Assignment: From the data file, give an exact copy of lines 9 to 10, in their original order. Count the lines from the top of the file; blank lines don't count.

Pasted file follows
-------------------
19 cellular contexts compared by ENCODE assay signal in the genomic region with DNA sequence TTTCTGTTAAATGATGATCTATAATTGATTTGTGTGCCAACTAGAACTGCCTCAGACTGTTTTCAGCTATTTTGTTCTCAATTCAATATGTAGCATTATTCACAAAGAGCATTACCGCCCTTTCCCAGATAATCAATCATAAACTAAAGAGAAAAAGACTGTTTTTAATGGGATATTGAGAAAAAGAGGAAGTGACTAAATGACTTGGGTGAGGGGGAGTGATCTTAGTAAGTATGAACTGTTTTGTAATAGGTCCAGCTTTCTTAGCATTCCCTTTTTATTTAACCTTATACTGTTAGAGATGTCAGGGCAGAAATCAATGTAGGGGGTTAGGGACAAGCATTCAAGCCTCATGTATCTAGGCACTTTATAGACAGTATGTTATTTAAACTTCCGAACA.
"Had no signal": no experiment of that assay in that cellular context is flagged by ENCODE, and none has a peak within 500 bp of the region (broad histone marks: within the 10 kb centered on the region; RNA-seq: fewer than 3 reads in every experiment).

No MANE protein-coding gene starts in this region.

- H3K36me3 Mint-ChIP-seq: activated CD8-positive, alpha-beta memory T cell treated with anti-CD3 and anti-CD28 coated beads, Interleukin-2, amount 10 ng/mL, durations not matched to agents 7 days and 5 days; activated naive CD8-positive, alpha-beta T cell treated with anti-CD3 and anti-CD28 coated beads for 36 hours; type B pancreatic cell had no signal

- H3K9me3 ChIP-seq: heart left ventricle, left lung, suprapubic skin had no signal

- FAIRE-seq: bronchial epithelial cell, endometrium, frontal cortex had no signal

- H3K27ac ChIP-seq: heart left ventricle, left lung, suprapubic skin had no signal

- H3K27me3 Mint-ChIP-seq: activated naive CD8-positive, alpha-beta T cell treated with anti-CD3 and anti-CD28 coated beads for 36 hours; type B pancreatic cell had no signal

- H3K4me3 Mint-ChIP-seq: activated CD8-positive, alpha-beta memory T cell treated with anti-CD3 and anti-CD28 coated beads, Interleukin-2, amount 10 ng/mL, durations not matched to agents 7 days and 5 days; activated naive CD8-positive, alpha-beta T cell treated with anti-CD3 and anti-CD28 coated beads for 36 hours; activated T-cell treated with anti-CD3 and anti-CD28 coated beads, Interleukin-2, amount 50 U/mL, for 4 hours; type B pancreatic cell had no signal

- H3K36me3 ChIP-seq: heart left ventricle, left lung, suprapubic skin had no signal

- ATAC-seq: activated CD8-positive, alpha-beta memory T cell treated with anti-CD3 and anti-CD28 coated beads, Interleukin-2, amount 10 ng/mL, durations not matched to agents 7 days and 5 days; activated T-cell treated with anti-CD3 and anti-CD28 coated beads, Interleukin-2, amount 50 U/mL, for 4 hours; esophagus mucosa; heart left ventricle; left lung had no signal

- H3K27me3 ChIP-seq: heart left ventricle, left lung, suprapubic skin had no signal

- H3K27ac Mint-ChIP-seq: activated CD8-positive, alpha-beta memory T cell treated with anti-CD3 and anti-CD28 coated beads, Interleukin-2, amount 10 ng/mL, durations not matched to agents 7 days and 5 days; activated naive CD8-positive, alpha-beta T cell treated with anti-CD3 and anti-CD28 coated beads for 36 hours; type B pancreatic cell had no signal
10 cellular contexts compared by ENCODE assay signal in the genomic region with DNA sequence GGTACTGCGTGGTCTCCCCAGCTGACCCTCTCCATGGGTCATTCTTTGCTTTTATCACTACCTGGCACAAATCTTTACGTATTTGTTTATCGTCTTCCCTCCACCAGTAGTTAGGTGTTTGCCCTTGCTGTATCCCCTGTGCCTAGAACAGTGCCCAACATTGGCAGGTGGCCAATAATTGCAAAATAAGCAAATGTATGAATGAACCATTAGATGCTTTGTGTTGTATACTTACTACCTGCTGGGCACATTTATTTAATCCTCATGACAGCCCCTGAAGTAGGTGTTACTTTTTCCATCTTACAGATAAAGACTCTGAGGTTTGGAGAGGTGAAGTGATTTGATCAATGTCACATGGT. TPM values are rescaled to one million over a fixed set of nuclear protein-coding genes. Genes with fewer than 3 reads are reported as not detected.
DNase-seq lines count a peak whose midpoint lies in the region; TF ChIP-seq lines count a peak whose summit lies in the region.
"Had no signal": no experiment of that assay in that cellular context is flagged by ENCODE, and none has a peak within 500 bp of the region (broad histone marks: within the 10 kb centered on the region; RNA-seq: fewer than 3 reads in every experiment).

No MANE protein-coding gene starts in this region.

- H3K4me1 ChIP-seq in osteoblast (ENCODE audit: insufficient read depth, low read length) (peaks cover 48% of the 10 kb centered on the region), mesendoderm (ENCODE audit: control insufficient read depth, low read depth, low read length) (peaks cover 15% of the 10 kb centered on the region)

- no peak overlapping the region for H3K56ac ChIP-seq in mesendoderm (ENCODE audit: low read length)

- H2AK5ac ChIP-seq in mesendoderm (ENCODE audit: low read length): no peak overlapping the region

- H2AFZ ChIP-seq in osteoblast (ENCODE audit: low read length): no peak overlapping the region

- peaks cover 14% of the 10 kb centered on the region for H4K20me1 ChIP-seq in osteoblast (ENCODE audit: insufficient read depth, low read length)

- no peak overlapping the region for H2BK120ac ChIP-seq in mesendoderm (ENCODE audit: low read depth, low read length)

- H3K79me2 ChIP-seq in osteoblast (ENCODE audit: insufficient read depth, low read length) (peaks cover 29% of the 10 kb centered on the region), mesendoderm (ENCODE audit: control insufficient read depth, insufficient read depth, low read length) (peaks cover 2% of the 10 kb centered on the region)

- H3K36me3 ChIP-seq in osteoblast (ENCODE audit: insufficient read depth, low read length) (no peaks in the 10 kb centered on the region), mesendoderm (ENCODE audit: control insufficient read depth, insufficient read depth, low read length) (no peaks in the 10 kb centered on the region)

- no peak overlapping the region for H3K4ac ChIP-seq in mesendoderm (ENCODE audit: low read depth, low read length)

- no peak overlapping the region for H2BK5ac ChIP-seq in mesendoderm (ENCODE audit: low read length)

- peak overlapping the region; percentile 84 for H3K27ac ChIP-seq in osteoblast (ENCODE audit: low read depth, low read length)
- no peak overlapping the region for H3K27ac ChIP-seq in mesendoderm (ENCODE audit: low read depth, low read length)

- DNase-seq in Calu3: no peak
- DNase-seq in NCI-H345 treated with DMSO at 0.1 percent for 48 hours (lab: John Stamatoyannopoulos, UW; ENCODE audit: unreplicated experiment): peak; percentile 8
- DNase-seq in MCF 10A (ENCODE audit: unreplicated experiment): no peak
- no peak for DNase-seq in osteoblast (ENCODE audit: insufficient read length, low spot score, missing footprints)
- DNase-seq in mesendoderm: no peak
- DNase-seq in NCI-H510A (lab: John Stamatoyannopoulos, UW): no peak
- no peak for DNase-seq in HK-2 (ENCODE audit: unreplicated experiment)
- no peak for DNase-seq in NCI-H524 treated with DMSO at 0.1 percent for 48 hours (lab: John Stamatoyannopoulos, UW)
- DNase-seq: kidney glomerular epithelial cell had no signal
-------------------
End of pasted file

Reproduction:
- H3K4me3 Mint-ChIP-seq: activated CD8-positive, alpha-beta memory T cell treated with anti-CD3 and anti-CD28 coated beads, Interleukin-2, amount 10 ng/mL, durations not matched to agents 7 days and 5 days; activated naive CD8-positive, alpha-beta T cell treated with anti-CD3 and anti-CD28 coated beads for 36 hours; activated T-cell treated with anti-CD3 and anti-CD28 coated beads, Interleukin-2, amount 50 U/mL, for 4 hours; type B pancreatic cell had no signal

- H3K36me3 ChIP-seq: heart left ventricle, left lung, suprapubic skin had no signal